John Beresford, development director at Grainger plc said:  “We have aimed to create a sustainable community in every possible way at Berewood, and SuDs is a fantastic example of how a drainage system can be extremely efficient while also having minimal negative impact on the natural environment. Its sustainability makes it the perfect choice of drainage system for a development such as this, at this scale.”

Partnership

Ensuring SuDS success for a development of the scale of Berewood required effective partnership from the outset.   Set across the boundaries of Winchester City Council and Havant Borough Council, the site falls within the West of Waterlooville Major Development Area (MDA).

A close working relationship between all stakeholders was established early in the planning process.  A vision for a SuDS infrastructure for the site was integral to the Masterplan and a SuDS Technical Group was established early on with the two developers for the MDA, Grainger and Taylor Wimpey.  The partnership also closely involved the Environment Agency who took a strong lead from the early stages to establish SuDs objectives for the site.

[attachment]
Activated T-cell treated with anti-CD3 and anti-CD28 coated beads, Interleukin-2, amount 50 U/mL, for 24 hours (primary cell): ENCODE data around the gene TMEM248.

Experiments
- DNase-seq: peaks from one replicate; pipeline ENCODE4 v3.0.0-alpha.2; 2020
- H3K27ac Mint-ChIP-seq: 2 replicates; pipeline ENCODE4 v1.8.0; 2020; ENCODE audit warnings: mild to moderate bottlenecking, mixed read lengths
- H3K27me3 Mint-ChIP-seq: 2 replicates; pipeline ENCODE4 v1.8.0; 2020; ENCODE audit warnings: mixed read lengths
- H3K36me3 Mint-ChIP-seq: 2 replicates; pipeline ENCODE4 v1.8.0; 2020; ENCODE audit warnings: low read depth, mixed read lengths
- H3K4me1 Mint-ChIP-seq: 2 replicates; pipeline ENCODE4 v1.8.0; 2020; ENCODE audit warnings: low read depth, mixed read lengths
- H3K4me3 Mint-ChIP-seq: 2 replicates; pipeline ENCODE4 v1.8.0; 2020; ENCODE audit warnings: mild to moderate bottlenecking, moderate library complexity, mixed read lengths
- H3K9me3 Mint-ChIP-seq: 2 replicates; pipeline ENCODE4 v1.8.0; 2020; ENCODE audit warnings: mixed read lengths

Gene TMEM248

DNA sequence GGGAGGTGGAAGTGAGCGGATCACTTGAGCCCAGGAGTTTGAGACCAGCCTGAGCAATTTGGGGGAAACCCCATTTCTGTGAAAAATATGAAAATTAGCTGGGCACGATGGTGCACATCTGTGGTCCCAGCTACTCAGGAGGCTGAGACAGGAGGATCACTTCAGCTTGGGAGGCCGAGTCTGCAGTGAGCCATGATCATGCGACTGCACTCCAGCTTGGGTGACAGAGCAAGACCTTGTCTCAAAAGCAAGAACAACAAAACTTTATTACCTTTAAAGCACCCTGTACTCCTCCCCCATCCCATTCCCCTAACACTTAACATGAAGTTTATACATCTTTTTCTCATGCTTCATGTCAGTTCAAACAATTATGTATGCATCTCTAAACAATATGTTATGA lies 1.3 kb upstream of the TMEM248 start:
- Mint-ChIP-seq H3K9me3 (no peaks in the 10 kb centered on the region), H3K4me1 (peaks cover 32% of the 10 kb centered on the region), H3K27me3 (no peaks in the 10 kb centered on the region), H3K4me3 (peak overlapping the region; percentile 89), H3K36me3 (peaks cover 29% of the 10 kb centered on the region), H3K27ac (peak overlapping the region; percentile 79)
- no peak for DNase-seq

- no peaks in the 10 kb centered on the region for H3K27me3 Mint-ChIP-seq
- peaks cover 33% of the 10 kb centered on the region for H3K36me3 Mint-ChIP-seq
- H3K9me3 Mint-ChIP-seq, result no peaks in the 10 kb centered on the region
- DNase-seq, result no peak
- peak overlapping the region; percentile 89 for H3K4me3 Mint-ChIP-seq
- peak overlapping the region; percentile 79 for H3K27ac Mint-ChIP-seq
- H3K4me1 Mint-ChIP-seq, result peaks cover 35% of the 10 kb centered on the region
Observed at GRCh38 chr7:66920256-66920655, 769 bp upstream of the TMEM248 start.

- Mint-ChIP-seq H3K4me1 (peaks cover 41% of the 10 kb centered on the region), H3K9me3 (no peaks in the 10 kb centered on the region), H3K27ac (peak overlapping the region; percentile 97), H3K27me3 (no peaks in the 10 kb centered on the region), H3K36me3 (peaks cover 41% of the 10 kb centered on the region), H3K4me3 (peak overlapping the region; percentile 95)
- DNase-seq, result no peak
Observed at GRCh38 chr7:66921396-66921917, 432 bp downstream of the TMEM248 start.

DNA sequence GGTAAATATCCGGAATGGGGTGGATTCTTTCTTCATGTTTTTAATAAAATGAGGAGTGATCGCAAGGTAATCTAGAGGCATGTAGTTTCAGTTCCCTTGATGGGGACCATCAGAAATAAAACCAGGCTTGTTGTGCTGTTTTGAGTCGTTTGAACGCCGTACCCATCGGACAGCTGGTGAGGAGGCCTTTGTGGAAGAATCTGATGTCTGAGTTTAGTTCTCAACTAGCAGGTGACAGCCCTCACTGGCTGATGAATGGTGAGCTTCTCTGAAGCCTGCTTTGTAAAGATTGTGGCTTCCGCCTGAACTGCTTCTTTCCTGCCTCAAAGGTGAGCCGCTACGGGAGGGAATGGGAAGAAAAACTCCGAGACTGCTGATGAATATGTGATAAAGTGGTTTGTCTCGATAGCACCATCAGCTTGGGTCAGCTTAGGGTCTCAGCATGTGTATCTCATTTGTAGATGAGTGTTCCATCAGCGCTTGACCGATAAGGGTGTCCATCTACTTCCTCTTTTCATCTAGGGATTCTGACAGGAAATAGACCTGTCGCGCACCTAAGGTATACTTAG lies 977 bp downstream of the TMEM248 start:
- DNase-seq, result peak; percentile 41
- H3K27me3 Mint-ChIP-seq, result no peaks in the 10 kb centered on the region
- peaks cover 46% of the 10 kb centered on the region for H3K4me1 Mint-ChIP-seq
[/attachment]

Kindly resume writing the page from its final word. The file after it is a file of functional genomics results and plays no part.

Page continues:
The SuDS Technical Group met regularly to develop the SuDs principles and to plan for maintenance and adoption of the proposed SuDs measures within the scheme.

Working closely with the University of Portsmouth, the Environment Agency also established a monitoring programme for both water flows and quality from the site, as well as the ecology of the area.  Extensive research undertaken by the university has provided an unprecedented level of data against which to benchmark future performance of the SuDS on the site.

Overall design of the SuDS volume and water quality controlled was designed by consultant engineers Mayer Brown.

Site Conditions

The site has relatively challenging conditions and shows what can be achieved with SuDS.  –